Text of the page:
4) Could there be benefits to removing the dam wall?
5) Could we create Skye’s first educational field centre here?

Managing visitors

We recognise there are challenges associated with increased numbers of visitors using the single-track road to Elgol, including casual parking, informal camping, high traffic volumes and pedestrians crossing from the layby to the Camasunary track on a dangerous bend.

We asked:
1) How could the development of this site support the local economy?
2) Are there any other visitor-related challenges you have noticed?
3) In what way do these issues affect you?
4) How could the development of this site address some of these issues?
5) Should we extend the layby parking at the start of the path to Camasunary? Or should this be relocated to the farm/ hatchery site?
6) Could there be formal camping facilities here?
7) Could the site provide opportunities for the community to enjoy outdoor activities? What about all-abilities access?

Making the space and buildings work

We asked:
1) Would a hot desking/ co-working space be used by people in the local community?
2) Could we create a workshop space for local musicians, makers and artists?
3) What about affordable residential housing linked to land use?

About the consultations

Who carried out the consultations?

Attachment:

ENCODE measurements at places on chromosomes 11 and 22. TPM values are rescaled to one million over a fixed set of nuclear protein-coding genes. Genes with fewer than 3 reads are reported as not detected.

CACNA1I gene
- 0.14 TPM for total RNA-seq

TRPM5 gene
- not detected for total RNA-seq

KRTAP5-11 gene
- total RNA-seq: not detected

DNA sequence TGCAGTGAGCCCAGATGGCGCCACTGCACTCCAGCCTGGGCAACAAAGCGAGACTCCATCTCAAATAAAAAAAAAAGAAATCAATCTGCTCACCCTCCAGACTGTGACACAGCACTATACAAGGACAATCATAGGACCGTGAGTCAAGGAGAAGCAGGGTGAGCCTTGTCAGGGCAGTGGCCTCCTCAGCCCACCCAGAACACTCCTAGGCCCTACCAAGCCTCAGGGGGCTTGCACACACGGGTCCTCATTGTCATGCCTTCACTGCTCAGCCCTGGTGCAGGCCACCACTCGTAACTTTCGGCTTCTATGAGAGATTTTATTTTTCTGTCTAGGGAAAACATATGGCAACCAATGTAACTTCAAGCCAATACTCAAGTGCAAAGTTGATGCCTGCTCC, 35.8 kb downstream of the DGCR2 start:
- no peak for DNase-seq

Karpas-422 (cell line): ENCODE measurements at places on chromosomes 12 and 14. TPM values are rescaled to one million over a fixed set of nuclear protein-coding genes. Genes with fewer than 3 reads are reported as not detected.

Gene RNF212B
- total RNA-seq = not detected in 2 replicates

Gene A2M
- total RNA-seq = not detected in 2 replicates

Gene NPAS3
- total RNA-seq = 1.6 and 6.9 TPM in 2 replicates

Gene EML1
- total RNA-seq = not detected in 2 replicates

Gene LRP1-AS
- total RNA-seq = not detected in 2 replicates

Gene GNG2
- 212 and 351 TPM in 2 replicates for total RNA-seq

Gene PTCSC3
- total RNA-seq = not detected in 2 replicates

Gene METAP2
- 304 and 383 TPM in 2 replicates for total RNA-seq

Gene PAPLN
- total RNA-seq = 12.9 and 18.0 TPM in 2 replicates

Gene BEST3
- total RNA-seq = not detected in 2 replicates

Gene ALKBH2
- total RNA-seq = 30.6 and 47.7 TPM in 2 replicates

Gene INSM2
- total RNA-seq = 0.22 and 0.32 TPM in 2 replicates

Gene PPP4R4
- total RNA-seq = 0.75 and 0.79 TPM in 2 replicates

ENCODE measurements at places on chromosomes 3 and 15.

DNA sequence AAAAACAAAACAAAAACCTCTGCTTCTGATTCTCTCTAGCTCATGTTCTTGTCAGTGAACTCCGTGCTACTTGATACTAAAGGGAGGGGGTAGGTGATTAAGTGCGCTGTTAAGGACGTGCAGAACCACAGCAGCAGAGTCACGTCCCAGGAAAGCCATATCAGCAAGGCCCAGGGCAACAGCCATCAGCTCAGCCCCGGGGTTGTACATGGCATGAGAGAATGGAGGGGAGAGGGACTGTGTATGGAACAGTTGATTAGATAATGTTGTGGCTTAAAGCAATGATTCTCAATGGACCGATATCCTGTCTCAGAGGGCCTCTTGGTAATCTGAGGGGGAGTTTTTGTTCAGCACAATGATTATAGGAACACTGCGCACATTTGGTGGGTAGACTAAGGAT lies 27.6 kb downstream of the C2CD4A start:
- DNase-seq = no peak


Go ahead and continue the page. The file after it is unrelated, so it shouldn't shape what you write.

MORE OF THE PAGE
The John Muir Trust hired a team of independent consultation specialists to gather ideas and comments from the local community: Duncan MacPherson, Team Lead (Stakeholder consultation, options analysis); Sheena Raeburn, RaeburnFarquharBowen (Landscape assessment); Neil Munro, Rural Design (Architecture and masterplanning); and Faye MacLeod, Campbell Stewart MacLennan & Co (Financial analysis).

The consultants produced feasibility study outlining the feedback received, and made recommendations as to what the site at Strathaird could be in the future as part of a masterplan.

These options were shared with the community for further feedback, before the Trust made decisions and about how to proceed.

How are decisions made?

The Trust is a membership organisation, run by a Board of Trustees who are elected from the membership. The Board of Trustees will make strategic decisions about Strathaird, based on information presented to them.

The Trust has created a working group for this project, and will seek local representation within that group. This group will advise and make recommendations to the John Muir Trust Board of Trustees. The independent community consultants will prepare a report and masterplan to support the working group and the Board of Trustees in making decisions.

Project timeline


Strathaird doesn’t sound like ‘wild land’ – why did the Trust buy it? 

Access to the Kilmarie Hatchery is currently through Strathaird Farm. Buying the redundant Hatchery and surrounding land in 2021 brought both sites together, and created opportunities for development.

This purchase offers an opportunity to strengthen existing conservation work and community partnerships, by helping address local priorities.   

What are the opportunities here?

The John Muir Trust believes that wild places are for everyone, and that at Strathaird we have an opportunity to inspire people to connect with and share in the value of wild places. Our approach is to collaborate with others on innovative solutions that address both global crises and local issues.